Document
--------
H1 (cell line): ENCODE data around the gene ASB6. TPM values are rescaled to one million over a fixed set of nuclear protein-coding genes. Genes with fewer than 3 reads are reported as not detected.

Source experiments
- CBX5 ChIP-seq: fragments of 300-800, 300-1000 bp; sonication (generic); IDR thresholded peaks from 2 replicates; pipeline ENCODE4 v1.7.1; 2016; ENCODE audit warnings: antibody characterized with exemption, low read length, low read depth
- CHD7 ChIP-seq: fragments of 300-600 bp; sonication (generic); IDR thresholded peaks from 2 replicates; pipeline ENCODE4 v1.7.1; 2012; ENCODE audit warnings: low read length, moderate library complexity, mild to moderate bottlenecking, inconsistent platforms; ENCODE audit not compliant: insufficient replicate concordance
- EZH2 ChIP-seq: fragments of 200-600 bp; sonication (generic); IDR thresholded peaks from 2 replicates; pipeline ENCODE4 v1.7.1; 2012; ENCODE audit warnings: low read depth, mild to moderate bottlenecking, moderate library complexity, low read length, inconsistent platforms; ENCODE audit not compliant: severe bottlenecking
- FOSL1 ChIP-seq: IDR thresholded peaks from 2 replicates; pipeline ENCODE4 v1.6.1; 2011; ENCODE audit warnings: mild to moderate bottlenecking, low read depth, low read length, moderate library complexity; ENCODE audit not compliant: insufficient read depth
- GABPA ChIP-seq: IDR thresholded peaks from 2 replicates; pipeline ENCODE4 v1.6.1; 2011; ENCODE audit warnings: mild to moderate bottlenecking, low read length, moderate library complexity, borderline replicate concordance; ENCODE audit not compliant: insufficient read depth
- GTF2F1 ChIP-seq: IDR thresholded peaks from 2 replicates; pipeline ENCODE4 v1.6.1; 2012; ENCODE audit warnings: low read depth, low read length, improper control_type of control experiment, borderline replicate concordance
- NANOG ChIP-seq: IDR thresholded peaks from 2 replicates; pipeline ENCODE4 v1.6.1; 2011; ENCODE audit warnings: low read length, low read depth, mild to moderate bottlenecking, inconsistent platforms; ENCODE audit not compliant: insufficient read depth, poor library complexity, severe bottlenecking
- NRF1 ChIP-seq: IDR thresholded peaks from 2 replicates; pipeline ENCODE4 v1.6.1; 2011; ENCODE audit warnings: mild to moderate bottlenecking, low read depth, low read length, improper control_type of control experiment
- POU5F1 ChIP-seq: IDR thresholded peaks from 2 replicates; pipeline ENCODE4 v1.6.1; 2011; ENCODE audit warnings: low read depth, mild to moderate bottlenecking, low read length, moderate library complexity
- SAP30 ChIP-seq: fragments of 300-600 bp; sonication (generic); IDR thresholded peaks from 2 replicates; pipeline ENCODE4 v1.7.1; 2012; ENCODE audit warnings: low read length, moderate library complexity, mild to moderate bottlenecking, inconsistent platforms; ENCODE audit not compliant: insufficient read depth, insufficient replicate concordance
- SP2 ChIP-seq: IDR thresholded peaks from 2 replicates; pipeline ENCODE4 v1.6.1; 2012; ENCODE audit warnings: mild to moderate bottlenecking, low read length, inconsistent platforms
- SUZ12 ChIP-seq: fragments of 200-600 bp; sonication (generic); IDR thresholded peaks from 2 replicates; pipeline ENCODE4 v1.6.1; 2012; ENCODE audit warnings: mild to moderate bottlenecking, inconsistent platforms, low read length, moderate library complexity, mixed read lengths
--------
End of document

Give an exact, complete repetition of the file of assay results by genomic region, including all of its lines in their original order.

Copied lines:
H1 (cell line): ENCODE data around the gene ASB6. TPM values are rescaled to one million over a fixed set of nuclear protein-coding genes. Genes with fewer than 3 reads are reported as not detected.

Source experiments
- CBX5 ChIP-seq: fragments of 300-800, 300-1000 bp; sonication (generic); IDR thresholded peaks from 2 replicates; pipeline ENCODE4 v1.7.1; 2016; ENCODE audit warnings: antibody characterized with exemption, low read length, low read depth
- CHD7 ChIP-seq: fragments of 300-600 bp; sonication (generic); IDR thresholded peaks from 2 replicates; pipeline ENCODE4 v1.7.1; 2012; ENCODE audit warnings: low read length, moderate library complexity, mild to moderate bottlenecking, inconsistent platforms; ENCODE audit not compliant: insufficient replicate concordance
- EZH2 ChIP-seq: fragments of 200-600 bp; sonication (generic); IDR thresholded peaks from 2 replicates; pipeline ENCODE4 v1.7.1; 2012; ENCODE audit warnings: low read depth, mild to moderate bottlenecking, moderate library complexity, low read length, inconsistent platforms; ENCODE audit not compliant: severe bottlenecking
- FOSL1 ChIP-seq: IDR thresholded peaks from 2 replicates; pipeline ENCODE4 v1.6.1; 2011; ENCODE audit warnings: mild to moderate bottlenecking, low read depth, low read length, moderate library complexity; ENCODE audit not compliant: insufficient read depth
- GABPA ChIP-seq: IDR thresholded peaks from 2 replicates; pipeline ENCODE4 v1.6.1; 2011; ENCODE audit warnings: mild to moderate bottlenecking, low read length, moderate library complexity, borderline replicate concordance; ENCODE audit not compliant: insufficient read depth
- GTF2F1 ChIP-seq: IDR thresholded peaks from 2 replicates; pipeline ENCODE4 v1.6.1; 2012; ENCODE audit warnings: low read depth, low read length, improper control_type of control experiment, borderline replicate concordance
- NANOG ChIP-seq: IDR thresholded peaks from 2 replicates; pipeline ENCODE4 v1.6.1; 2011; ENCODE audit warnings: low read length, low read depth, mild to moderate bottlenecking, inconsistent platforms; ENCODE audit not compliant: insufficient read depth, poor library complexity, severe bottlenecking
- NRF1 ChIP-seq: IDR thresholded peaks from 2 replicates; pipeline ENCODE4 v1.6.1; 2011; ENCODE audit warnings: mild to moderate bottlenecking, low read depth, low read length, improper control_type of control experiment
- POU5F1 ChIP-seq: IDR thresholded peaks from 2 replicates; pipeline ENCODE4 v1.6.1; 2011; ENCODE audit warnings: low read depth, mild to moderate bottlenecking, low read length, moderate library complexity
- SAP30 ChIP-seq: fragments of 300-600 bp; sonication (generic); IDR thresholded peaks from 2 replicates; pipeline ENCODE4 v1.7.1; 2012; ENCODE audit warnings: low read length, moderate library complexity, mild to moderate bottlenecking, inconsistent platforms; ENCODE audit not compliant: insufficient read depth, insufficient replicate concordance
- SP2 ChIP-seq: IDR thresholded peaks from 2 replicates; pipeline ENCODE4 v1.6.1; 2012; ENCODE audit warnings: mild to moderate bottlenecking, low read length, inconsistent platforms
- SUZ12 ChIP-seq: fragments of 200-600 bp; sonication (generic); IDR thresholded peaks from 2 replicates; pipeline ENCODE4 v1.6.1; 2012; ENCODE audit warnings: mild to moderate bottlenecking, inconsistent platforms, low read length, moderate library complexity, mixed read lengths